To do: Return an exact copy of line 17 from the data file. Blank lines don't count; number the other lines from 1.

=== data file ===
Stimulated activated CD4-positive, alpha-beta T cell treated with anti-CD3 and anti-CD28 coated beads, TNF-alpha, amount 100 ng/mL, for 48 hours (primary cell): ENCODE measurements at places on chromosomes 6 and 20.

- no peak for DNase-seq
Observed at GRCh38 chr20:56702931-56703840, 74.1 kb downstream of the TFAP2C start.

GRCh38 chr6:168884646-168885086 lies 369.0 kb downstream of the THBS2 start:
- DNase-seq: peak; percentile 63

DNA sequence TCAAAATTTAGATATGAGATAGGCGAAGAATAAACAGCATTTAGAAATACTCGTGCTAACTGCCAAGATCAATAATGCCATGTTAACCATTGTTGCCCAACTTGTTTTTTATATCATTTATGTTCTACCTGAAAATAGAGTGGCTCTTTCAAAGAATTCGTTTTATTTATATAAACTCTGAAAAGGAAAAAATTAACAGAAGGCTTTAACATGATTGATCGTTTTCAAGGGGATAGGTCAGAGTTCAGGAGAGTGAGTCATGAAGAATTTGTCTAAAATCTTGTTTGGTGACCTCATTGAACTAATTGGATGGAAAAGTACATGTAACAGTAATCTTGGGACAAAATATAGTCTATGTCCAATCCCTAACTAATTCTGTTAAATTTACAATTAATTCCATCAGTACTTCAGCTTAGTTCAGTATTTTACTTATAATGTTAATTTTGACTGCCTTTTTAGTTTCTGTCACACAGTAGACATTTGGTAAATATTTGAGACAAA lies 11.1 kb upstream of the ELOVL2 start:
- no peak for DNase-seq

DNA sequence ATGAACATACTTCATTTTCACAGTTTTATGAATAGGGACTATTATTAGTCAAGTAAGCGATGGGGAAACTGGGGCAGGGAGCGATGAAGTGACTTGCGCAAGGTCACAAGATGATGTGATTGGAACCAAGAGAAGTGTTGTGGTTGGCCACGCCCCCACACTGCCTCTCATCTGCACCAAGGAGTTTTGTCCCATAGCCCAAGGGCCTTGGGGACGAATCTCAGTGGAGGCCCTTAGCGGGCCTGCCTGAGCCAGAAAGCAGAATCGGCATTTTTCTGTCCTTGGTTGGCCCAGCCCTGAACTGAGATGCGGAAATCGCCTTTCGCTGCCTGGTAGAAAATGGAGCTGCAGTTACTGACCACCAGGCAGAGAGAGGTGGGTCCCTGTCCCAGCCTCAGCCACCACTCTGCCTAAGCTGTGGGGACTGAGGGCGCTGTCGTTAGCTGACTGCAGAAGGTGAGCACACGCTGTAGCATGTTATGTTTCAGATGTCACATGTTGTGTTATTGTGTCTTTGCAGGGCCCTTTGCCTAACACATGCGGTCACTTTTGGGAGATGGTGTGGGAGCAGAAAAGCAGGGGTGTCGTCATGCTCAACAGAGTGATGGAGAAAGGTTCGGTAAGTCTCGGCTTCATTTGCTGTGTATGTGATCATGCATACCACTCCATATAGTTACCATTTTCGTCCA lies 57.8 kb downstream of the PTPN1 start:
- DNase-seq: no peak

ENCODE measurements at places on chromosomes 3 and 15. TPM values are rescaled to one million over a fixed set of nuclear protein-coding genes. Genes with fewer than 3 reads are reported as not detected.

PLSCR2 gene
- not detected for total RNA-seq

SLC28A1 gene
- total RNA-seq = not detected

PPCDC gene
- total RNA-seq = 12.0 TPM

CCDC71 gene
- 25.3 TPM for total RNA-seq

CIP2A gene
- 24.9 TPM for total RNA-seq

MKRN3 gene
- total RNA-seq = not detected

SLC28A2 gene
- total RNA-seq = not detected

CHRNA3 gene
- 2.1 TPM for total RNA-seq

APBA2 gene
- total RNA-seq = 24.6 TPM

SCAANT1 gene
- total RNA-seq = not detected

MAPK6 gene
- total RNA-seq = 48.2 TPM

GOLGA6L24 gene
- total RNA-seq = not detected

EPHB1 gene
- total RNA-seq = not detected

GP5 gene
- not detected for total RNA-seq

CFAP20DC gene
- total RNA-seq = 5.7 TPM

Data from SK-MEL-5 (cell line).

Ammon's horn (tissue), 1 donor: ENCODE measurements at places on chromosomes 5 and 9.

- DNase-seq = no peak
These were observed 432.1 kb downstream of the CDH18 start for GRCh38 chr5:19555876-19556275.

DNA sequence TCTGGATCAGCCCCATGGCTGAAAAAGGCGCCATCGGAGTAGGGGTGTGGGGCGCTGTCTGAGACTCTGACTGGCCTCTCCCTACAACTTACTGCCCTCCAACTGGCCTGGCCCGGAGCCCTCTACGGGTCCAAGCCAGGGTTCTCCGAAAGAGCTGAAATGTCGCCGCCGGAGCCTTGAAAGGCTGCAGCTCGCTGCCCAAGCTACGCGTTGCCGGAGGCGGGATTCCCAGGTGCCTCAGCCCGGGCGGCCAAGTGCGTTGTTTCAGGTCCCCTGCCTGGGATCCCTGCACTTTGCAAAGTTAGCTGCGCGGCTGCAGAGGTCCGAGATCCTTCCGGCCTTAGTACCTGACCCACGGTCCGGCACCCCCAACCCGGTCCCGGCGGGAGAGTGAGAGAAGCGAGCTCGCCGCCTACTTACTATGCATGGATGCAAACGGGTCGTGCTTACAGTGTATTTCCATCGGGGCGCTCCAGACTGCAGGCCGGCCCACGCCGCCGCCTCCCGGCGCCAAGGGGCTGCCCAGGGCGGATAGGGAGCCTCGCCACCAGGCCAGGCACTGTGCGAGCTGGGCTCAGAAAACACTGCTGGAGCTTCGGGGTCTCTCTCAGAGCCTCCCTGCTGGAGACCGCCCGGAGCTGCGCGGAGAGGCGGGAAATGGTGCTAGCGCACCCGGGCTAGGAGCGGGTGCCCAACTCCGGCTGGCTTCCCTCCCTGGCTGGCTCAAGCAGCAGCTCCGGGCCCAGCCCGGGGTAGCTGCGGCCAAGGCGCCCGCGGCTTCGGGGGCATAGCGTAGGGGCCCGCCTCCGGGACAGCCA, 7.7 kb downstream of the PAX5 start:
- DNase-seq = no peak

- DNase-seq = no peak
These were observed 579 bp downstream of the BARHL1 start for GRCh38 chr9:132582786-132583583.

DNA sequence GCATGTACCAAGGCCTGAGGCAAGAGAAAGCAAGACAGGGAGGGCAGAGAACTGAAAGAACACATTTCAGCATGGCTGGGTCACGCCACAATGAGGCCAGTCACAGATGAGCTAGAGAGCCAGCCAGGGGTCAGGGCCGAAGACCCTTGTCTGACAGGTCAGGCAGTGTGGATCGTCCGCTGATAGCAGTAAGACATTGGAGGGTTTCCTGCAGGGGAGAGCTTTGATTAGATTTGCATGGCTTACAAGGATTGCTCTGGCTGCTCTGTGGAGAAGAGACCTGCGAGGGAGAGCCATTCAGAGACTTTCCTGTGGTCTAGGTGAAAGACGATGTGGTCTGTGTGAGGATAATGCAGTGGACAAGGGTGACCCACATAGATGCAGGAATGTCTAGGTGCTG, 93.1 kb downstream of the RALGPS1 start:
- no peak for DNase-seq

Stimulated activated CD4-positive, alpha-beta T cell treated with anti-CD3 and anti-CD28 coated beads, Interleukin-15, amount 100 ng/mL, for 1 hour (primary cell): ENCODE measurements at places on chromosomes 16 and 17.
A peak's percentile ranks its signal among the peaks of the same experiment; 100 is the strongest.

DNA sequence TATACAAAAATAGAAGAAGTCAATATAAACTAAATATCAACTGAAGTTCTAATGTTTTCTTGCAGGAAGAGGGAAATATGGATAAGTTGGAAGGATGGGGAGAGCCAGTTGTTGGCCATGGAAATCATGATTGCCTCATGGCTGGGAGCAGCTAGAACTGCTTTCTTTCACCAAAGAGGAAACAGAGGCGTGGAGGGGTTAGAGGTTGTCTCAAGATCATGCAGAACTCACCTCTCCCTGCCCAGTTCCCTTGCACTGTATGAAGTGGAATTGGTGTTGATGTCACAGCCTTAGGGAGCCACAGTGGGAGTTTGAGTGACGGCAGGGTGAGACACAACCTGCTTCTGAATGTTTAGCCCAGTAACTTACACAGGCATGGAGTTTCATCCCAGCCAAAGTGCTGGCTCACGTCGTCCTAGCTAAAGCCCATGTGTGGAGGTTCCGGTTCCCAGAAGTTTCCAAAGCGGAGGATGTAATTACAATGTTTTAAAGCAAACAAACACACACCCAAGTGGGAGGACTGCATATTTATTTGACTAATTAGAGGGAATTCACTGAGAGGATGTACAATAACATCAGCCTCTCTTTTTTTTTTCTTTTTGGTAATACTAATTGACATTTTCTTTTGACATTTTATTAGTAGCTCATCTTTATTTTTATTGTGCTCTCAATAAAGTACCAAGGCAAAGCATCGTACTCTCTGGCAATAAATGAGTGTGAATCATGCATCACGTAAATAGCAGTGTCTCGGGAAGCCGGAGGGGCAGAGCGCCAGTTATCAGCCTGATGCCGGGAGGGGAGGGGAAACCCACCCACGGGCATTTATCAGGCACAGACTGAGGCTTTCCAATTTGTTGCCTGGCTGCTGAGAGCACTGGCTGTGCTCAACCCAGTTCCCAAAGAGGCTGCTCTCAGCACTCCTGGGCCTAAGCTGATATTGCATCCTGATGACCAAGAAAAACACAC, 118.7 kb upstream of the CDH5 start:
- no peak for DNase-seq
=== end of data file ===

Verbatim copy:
CCDC71 gene